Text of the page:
Fat extraction ranged from 0.38% to 38.4% and was dependent on time. This was graphed as a line (Fig. 2). The four points of each time interval (day 7: 28.5%; day 14: 17.3%; day 21: 10.1%; day 28: 31.5%; day 35: 5.9%; day 42: 0.6%) were averaged and slopes were calculated to represent rate of change (Table 2). These K-values were used to compile a line of best fit representing all four fat sample’s extraction rate over time (Fig. 3). During the dehydration phase there was 17.9% more fat extraction when compared to defatting data (56.0% extracted by weight versus 38.1%, respectively).
Figure 4 displays acetone purity levels that were measured after each 7-day period. It was used as a tool to confirm how far along in the dehydration process each sample was (i.e. acetone density around 96% would indicate that a significant amount of water is currently being extracted from the tissue, and additional acetone changes should be performed).
Based on these data, several points can be concluded, the first of which was that dehydration at -25º C and defatting at room temperature were both nearly complete after three weeks. This was verified by acetonometer readings of over 99% at the end of 21 days and 42 days. Secondly, the 21-day period marking the dehydration stage removed a little more fat than the actual 21-day degreasing phase, which disproves the assumption that the defatting phase constitutes the majority of the fat loss. The dehydrating phase showed more defatting than the actual defatting phase (56.0% versus 38.1%, respectively).
This is supported by the fact that degreasing takes seven fewer days to reach <10% fat extracted during defatting versus dehydration. It is also reinforced by basic analysis in Table 1, which shows greater fat extraction (in weight/%) during the first 21 days in comparison to the following 21 days. It is very well known that fat extraction by acetone at room temperature behaves differently than -25º C acetone (von Hagens, 1986). It confirms that when the dehydration phase is completed, the defatting phase commenced by bringing the acetone up to room temperature, because there is more fat to be extracted.
One could argue that the lower amount of fat left to be removed during the defatting phase is the consequence of the higher rate that took place during the dehydration phase. We found that the time for the defatting phase should be adjusted according to these findings in order to optimize aesthetic results of the plastinated specimen, and effectively save time/money. The degree to which dehydration and defatting should be lengthened or shortened will depend on the sample being treated. The fat contents in our samples were of one kind and uniform and are not representative of all different fat types found in all specimens to be plastinated. Our samples contained predominately one cell type (white adipose tissue). Would other type of fat degrease differently?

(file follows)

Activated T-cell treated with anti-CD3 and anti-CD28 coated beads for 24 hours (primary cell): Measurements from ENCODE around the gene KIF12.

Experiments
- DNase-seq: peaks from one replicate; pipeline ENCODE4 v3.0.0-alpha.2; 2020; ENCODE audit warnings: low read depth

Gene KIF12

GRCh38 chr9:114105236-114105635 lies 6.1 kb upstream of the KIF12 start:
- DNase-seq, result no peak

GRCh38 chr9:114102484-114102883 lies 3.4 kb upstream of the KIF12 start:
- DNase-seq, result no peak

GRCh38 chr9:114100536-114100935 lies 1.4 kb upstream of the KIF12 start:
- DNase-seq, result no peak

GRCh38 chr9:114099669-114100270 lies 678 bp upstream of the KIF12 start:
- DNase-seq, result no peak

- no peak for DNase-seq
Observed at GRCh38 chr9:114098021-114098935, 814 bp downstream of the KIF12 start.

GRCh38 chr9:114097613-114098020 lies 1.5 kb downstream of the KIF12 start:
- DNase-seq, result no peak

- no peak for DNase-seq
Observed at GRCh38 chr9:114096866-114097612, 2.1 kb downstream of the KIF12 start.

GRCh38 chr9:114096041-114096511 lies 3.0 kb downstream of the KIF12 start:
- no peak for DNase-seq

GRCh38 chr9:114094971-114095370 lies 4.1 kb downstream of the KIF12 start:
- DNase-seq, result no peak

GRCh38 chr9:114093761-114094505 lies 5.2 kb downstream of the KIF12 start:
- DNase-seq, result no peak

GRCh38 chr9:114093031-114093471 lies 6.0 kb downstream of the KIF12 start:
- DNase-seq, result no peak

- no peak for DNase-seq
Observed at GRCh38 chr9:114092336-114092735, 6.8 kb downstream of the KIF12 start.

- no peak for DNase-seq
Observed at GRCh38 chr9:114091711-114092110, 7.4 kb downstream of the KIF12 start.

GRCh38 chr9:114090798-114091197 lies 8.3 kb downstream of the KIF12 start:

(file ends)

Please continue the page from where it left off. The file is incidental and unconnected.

We can safely say that our goal for quantifying a “successful extraction of fat” was achieved and supported by density readings along with the change in slope of fat extraction. It is true that fat extraction can be proven quantitatively. Currently, discoloration of the acetone bath is the determining factor that dictates when and how often the defatting acetone baths should be changed. This process is imperfect and time consuming and may lead to a poorly defatted sample. Using the rotary evaporator, allows fat to be separated from the volatile intermedium, thus leading to a measurement value that can be compared to where the sample is in the procedure. By collecting measurements on fat extraction during various times in the plastination process, this study provides evidence of acetone’s efficiency as a defatting agent, not only during the defatting phase but also during dehydration at -25º C. This quantitative measurement of fat offers value to the plastination procedure because it will point out when the fat extraction is maximum or complete, saving time and money and guaranteeing optimal aesthetic quality of the plastinated tissues.
The authors sincerely thank those who donated their bodies to science so that anatomical research could be performed. Results from such research can potentially increase mankind’s overall knowledge that can then improve patient care. Therefore, these donors and their families deserve our highest gratitude. Our special thanks to Dianne Durliat , Elizabeth Dalzel and the Anatomical Donation Program of the College of Medicine of the University of Toledo.